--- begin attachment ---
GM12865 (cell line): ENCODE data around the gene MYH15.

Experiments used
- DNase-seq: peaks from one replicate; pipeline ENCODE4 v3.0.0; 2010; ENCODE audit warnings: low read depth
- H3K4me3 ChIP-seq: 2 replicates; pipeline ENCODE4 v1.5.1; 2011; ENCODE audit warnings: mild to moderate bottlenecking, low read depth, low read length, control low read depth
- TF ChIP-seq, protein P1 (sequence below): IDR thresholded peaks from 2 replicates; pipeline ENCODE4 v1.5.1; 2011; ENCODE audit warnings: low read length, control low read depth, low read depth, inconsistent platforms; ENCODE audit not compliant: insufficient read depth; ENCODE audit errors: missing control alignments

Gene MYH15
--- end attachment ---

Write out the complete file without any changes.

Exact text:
GM12865 (cell line): ENCODE data around the gene MYH15.

Experiments used
- DNase-seq: peaks from one replicate; pipeline ENCODE4 v3.0.0; 2010; ENCODE audit warnings: low read depth
- H3K4me3 ChIP-seq: 2 replicates; pipeline ENCODE4 v1.5.1; 2011; ENCODE audit warnings: mild to moderate bottlenecking, low read depth, low read length, control low read depth
- TF ChIP-seq, protein P1 (sequence below): IDR thresholded peaks from 2 replicates; pipeline ENCODE4 v1.5.1; 2011; ENCODE audit warnings: low read length, control low read depth, low read depth, inconsistent platforms; ENCODE audit not compliant: insufficient read depth; ENCODE audit errors: missing control alignments

Gene MYH15